**Superposition:
Analyzing circuits with multiple sources.**

Caveat: Superposition only works for linear circuits. Circuits with R, L, C.

The current or voltage at any point in a circuit containing multiple sources (current and/or voltage) is the superposition (sum) of the currents or voltages imposed separately by each source.

**Procedure for analyzing a circuit using superposition.**

- Turn on the sources one at a time.
- For each source that is “off”,
replace it with its characteristic resistance. (Ideal voltage sources
*R*=0, a short circuit. Ideal current sources*R*=∞, an open circuit.) - Analyze for the desired quantity due to each source.
- The full solution for all sources active is the sum of the contributions due to each source individually.
- Carefully observe the signs of the individual voltages and currents. The polarity of the voltages and the direction of the currents may not be the same for all sources.

** Example:**
Find the Thevenin equivalent voltage,

Because the
network has 3 internal sources we will use superposition to solve the problem. Superposition
says that *V* is the sum of the voltages contributed from each of the 3
sources. *V* = *V*_{1} + *V*_{2} + *V*_{3}.
We will determine the voltage contribution from each voltage separately by
turning on only one source at a time. Sources that are “off” are replaced with
their characteristic resistance.

**Find
V_{TH} and R_{S} using superposition.**

**Solving for V_{1}
due to I_{S1}. **

The terminal voltage is the
voltage drop across *R*_{3}. We also note that *R*_{1}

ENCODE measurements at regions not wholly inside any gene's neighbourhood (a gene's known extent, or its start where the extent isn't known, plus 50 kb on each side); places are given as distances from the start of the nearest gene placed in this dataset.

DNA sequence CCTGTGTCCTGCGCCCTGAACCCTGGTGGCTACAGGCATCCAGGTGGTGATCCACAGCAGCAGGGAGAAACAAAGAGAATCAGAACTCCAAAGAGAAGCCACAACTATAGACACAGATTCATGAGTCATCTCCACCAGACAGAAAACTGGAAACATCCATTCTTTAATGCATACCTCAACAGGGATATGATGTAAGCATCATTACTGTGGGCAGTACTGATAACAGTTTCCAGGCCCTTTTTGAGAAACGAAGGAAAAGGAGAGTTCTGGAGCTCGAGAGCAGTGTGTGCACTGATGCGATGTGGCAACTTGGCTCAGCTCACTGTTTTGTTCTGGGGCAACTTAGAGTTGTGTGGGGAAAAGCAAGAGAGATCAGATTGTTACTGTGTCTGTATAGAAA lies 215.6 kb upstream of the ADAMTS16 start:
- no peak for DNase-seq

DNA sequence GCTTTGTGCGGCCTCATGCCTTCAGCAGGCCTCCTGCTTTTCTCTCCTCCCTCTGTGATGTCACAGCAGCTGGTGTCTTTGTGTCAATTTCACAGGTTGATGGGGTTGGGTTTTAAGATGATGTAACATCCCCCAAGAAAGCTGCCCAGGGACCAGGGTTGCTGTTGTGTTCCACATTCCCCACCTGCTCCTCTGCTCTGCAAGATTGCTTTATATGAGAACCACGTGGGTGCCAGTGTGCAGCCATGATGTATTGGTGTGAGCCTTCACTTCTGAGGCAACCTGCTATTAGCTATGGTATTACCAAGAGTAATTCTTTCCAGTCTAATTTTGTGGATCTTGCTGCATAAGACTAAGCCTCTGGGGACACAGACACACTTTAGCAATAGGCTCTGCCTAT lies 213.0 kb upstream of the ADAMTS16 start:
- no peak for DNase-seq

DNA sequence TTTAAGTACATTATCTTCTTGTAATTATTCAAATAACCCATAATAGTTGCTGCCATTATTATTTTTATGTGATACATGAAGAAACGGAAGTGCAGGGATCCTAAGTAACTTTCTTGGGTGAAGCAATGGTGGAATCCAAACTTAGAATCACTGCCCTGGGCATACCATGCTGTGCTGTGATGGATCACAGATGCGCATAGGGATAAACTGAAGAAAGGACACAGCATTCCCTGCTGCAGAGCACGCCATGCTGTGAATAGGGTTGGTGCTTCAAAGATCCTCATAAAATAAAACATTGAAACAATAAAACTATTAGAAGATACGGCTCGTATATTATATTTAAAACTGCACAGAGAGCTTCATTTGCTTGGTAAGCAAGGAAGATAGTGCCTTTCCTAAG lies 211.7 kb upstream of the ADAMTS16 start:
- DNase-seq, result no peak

and *R*_{2}+*R*_{3} form a current divider. To find *V*_{1}
we need *i*_{3} which we can find from the current divider
equation.

**Solving for V_{2}
due to I_{S2}. **

We see that
circuit reduces to almost the same problem as for *I*_{S1}, except
that the direction of the current is opposite. We have chosen to keep the same
direction of *i*_{3} to remind us that we need a negative sign. The
lower terminal will obviously be more positive that the upper terminal. We must
be very careful of the signs!

**Solving for V_{3}
due to V_{S3}. **

Again, the terminal voltage is
the voltage drop across *R*_{3}. However we also recognize that *R*_{1}+*R*_{2}
and *R*_{3} form a voltage divider. To find *V*_{3}
we simply use the voltage divider equation.

The *V*_{TH}
of this network as seen at the terminals is the sum of each of these component
voltages. Be careful of the signs!!

**To solve for the source
resistance, R_{S}, **we simply turn off ALL of the sources and
solve for the equivalent resistance of the resulting resistor network.

This work by L.A. Bumm is licensed under a Creative Commons Attribution-NonCommercial-ShareAlike 4.0 International License.